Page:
Alright, that’s fair. I understand the need to perform a study on how MMO games relate to people who don’t play them. Oh wait, no I don’t. According to the study, 14% of the 2000 players surveyed said that they would play MMOs if they could play for free. That kind of makes sense, until that 14% installs the game and then realizes that they’re surrounded by thousands of players who are better than them simply because they shelled out a hundred bucks just to buy gear. It seems like that 14% would drop off pretty quickly.

In addition to this, the 2000 people that aren’t playing MMOs probably aren’t playing because they can’t afford it, it’s because they, you know, don’t want to play them. That’s fine, every gamer likes their own thing, and that’s what makes online games great. So you’re talking to a group of people, asking them if they would try out another genre if it was free. Of course they will, it’s free. They’ll try it for about 3 days and then they’ll get bored and move back to their previously played games.

Now, assuming that this is actually valid info, and these players would stick with the games that were offered for free. Let’s take a look at the 2008 MMO market shares:

MMO Market Shares for 2008

See anything strange about the above image? Hmm, perhaps the alarming ratio of free MMO games to subscribed MMO games. For those of you who don’t know, let’s break it down.

  • World of Warcraft (62.2%): Pay-to-play
  • Runescape (7.5%): Pay-to-play AND Free-to-play (Paying gets you more features)
  • Lineage – (6.6%): Pay-to-play
  • Lineage 2 – (6.3%): Pay-to-play
  • Final Fantasy XI – (3.1%):  Pay-to-play
  • Dofus – (2.8%): Pay-to-play
  • EVE Online – (1.5%): Pay-to-play
  • EverQuest II – (1.2%): Pay-to-play
  • EverQuest – (1.1%): Pay-to-play
  • LotR Online – (0.9%): Pay-to-play
  • City of Heroes/Villains – (0.8%): Pay-to-play
  • Tibia – (0.6%): Free-to-play

See anything interesting about those numbers? Maybe the fact that pay-to-play games control 85% of the market. Now, I’m not a market analyst, but it seems to me that those pay-to-play games are doing pretty well for themselves. There’s hundreds of free-to-play games, which combined take up about one tenth of WoW’s market share.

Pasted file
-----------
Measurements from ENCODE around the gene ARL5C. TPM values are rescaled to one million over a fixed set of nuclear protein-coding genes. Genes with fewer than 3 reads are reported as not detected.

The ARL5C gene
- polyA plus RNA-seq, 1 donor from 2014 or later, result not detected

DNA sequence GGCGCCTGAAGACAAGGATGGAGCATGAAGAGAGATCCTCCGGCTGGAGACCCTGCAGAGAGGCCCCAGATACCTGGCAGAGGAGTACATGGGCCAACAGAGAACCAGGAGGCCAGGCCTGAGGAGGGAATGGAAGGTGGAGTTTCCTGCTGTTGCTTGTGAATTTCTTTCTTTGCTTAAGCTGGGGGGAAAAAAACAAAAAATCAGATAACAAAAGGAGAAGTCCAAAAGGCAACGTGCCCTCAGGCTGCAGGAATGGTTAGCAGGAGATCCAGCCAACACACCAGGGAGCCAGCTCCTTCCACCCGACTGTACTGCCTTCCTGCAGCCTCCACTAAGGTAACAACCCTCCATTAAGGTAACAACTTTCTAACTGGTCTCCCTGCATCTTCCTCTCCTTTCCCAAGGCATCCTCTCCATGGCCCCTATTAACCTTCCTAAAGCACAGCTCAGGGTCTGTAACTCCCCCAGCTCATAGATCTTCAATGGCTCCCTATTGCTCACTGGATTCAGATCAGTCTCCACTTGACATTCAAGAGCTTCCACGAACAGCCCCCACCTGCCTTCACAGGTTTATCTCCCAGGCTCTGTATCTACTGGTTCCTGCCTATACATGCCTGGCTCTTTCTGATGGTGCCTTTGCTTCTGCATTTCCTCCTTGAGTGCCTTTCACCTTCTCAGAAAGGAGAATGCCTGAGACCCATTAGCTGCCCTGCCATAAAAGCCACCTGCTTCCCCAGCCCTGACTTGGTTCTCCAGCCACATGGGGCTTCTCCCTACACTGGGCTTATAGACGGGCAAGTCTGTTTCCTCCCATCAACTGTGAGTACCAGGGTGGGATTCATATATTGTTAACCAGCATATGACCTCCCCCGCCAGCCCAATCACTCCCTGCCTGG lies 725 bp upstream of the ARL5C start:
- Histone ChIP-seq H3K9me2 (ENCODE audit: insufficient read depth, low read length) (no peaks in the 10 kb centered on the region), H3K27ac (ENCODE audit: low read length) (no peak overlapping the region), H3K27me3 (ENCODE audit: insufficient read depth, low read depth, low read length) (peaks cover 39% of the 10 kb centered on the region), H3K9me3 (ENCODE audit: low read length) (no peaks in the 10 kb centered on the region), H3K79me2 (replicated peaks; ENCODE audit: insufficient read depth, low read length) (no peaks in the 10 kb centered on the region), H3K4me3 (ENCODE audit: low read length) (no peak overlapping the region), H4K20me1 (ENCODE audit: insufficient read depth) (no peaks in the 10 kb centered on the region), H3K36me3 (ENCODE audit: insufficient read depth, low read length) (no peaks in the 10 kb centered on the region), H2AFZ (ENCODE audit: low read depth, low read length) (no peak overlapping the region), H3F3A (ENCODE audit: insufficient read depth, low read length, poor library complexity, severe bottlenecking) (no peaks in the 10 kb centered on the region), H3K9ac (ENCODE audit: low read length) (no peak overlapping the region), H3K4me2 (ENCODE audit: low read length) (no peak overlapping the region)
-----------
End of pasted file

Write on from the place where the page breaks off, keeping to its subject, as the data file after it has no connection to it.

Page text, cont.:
The problem with free-to-play MMO games is that there’s no money in them. Anybody who has ever played a free MMO game can see that the quality (and support, I might add) is much lower than that of any subscription based game. Do you know why World of Warcraft is an exception? Because they actually listen to their players, and can front the money to pay decent developers. 10 million subscriptions at about $15 per month is $150 million, just from subscriptions. This of course doesn’t include sales of the software itself. Let’s compare that to your run-of-the-mill independant (most likely Korean) game studio who’s making their free-to-play fantasy game where you run around in a cell-shaded world, grinding your life away, trying to get to the level cap by killing increasingly more powerful “slimes”. I think $15 per month is worth it, don’t you?

Final Fantasy XIII Coming to the Xbox360!

It’s official. Moments ago, Microsoft announced at E308 that it has paired up with Square Enix to release FFXIII on the Xbox 360.  I know that this is big news for me, as I know several people with a 360, but not a single one with a Playstation 3 (and I seriously doubt any of my friends are going to be getting one any time soon). I can only hope that they also decide to release Final Fantasy Versus XII as well, as they both look like fantastic games.

For now, take a look at Kotaku’s Live Coverage of the event (obviously not live anymore). I’ll try to get a link once they make an official post about it, and I’ll verify this once Square and Microsoft’s respective websites are updated.

Atlantica Online: A Turn-Based MMO?